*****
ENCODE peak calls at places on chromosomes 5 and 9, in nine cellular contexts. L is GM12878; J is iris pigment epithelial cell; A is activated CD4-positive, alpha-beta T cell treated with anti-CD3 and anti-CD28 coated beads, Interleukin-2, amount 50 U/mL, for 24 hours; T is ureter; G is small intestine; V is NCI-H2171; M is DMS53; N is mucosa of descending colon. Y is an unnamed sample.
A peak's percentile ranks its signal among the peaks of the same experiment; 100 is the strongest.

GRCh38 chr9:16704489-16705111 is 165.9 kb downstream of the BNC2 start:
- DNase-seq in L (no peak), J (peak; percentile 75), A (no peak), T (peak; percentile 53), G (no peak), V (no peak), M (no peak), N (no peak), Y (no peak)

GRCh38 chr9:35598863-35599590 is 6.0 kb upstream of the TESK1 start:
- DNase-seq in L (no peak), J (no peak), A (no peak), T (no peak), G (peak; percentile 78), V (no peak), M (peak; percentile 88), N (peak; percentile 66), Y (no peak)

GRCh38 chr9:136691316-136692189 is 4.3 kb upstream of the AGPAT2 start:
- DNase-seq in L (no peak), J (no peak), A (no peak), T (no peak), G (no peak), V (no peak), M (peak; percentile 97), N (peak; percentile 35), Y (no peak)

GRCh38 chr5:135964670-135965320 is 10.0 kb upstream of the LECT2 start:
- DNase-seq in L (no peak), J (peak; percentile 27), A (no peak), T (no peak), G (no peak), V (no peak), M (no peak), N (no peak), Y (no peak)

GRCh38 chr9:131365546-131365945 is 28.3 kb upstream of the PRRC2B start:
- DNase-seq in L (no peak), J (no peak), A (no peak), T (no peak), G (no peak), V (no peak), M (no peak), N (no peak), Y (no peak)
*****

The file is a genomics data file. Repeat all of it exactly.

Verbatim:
ENCODE peak calls at places on chromosomes 5 and 9, in nine cellular contexts. L is GM12878; J is iris pigment epithelial cell; A is activated CD4-positive, alpha-beta T cell treated with anti-CD3 and anti-CD28 coated beads, Interleukin-2, amount 50 U/mL, for 24 hours; T is ureter; G is small intestine; V is NCI-H2171; M is DMS53; N is mucosa of descending colon. Y is an unnamed sample.
A peak's percentile ranks its signal among the peaks of the same experiment; 100 is the strongest.

GRCh38 chr9:16704489-16705111 is 165.9 kb downstream of the BNC2 start:
- DNase-seq in L (no peak), J (peak; percentile 75), A (no peak), T (peak; percentile 53), G (no peak), V (no peak), M (no peak), N (no peak), Y (no peak)

GRCh38 chr9:35598863-35599590 is 6.0 kb upstream of the TESK1 start:
- DNase-seq in L (no peak), J (no peak), A (no peak), T (no peak), G (peak; percentile 78), V (no peak), M (peak; percentile 88), N (peak; percentile 66), Y (no peak)

GRCh38 chr9:136691316-136692189 is 4.3 kb upstream of the AGPAT2 start:
- DNase-seq in L (no peak), J (no peak), A (no peak), T (no peak), G (no peak), V (no peak), M (peak; percentile 97), N (peak; percentile 35), Y (no peak)

GRCh38 chr5:135964670-135965320 is 10.0 kb upstream of the LECT2 start:
- DNase-seq in L (no peak), J (peak; percentile 27), A (no peak), T (no peak), G (no peak), V (no peak), M (no peak), N (no peak), Y (no peak)

GRCh38 chr9:131365546-131365945 is 28.3 kb upstream of the PRRC2B start:
- DNase-seq in L (no peak), J (no peak), A (no peak), T (no peak), G (no peak), V (no peak), M (no peak), N (no peak), Y (no peak)